The Blooding

Viking Kestrel, 1987

 The greenies came to town today. They reckon they’re going to stop the logging. It’s real weird, but part of me wants them to win. I mean, I want the forest to live. But if the logging stops, my home town will die. Dad will lose his job, and I’ll never get one. What am I going to do? (Yeah — whose side are you on, Col?)

Seventeen-year-old Colum leads a double life. In public he hangs out with the town gang, but in private he escapes to his secret place in the forest. When conservationists come to his area, Col is torn between opposing forces, and soon ends up at the centre of a dramatic confrontation.

This tough novel for mature young adults reveals something of the struggle we all face when life challenges us to discover who we are.

A recommended text for the VCE for many years, The Blooding is as relevant today as it was when it was first published.


Selected Reviews

Nadia Wheatley is one of the most interesting Australian writers for young people. When she produces an “issues’ novel, you can be sure the issues will not be cut and dried and done up in a neat artificial package, but will be shot through with the contradictions and paradoxes that beset them in real life. They will be explored with an imaginative vision that borders on the poetic...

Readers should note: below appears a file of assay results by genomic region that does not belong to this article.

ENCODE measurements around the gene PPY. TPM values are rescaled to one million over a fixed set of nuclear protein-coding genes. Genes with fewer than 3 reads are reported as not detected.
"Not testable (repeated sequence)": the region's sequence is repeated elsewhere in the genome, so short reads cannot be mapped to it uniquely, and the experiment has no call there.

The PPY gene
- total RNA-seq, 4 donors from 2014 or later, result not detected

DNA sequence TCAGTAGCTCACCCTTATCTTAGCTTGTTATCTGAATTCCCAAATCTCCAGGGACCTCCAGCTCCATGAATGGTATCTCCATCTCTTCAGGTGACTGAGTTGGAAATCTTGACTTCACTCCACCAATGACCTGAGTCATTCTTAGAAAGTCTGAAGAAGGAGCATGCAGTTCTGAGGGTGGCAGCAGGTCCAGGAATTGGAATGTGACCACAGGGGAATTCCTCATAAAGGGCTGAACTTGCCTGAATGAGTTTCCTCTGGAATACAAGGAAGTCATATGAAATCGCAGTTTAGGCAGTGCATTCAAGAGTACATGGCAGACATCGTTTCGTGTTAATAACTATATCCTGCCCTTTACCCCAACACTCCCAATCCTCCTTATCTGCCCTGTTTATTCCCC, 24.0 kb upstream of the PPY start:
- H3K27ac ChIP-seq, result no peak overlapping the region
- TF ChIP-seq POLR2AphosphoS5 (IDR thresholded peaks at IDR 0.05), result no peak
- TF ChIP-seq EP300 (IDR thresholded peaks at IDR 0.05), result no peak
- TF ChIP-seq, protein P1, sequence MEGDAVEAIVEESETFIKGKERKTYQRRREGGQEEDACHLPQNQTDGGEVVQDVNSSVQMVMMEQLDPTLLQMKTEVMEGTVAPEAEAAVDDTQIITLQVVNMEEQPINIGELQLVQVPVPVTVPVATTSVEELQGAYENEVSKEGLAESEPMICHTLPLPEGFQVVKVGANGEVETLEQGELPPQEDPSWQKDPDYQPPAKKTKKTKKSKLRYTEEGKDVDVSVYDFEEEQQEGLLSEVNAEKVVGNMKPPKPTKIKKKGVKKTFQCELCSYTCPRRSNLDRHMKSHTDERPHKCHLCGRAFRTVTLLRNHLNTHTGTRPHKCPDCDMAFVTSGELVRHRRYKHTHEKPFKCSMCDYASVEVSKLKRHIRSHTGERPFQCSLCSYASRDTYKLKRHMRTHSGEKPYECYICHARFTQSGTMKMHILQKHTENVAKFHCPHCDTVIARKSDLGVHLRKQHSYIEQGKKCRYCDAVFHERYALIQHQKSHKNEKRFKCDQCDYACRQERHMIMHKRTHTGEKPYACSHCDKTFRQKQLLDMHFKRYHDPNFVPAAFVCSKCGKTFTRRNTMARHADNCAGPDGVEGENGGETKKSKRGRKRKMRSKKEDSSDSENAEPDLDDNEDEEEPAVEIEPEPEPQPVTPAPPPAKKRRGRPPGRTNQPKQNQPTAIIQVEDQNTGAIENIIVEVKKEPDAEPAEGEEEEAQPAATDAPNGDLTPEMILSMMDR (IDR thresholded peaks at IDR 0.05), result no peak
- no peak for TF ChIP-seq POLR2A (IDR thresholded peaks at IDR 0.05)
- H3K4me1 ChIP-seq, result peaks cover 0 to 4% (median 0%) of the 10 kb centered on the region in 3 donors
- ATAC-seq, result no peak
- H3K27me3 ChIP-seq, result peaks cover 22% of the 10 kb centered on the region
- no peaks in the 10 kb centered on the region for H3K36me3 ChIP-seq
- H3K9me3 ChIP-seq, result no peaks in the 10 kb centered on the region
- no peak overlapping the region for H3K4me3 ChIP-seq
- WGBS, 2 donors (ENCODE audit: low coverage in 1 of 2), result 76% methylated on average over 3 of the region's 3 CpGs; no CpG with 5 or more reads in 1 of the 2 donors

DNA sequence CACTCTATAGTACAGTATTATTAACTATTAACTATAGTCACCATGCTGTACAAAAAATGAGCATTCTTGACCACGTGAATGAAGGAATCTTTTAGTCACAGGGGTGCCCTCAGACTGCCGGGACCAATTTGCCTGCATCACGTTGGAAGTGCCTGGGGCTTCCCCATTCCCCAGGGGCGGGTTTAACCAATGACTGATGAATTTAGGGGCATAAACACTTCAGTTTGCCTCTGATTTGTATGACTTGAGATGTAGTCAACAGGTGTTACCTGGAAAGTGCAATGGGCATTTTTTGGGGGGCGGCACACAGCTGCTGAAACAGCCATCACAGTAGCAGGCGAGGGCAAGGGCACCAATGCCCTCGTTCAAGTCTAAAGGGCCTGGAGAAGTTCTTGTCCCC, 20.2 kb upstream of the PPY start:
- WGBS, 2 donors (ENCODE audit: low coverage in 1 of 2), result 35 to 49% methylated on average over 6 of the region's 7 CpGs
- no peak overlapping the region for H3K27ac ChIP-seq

This is is a super book. Written very much in the idiom of the macho but reasonably articulate teenager, it doesn’t shy away from the mystical, spiritual and ethical depths of its young hero. The result is a convincing character and a novel that is a moving, thought-provoking and exciting experience.
— Katherine England, The Adelaide Advertiser
Basically a novel about growing up, The Blooding is a book of lost ideals and fallen heroes, yet it also shows that out of all this disillusionment emerges a young adult able to take control of his own life. Skilfully constructed, with a set of easily identifiable characters and a clear and compelling plot.
— Shurlee Swain, Geelong Advertiser
Love-hate, emotion-practicaity, fantasy-reality, union-isolation. The Blooding is an exercise in contrasts and parallels. Colum warned us it would be. “Two bob each way,” as his old man would say.
— Jo Ann Stubbings, The Age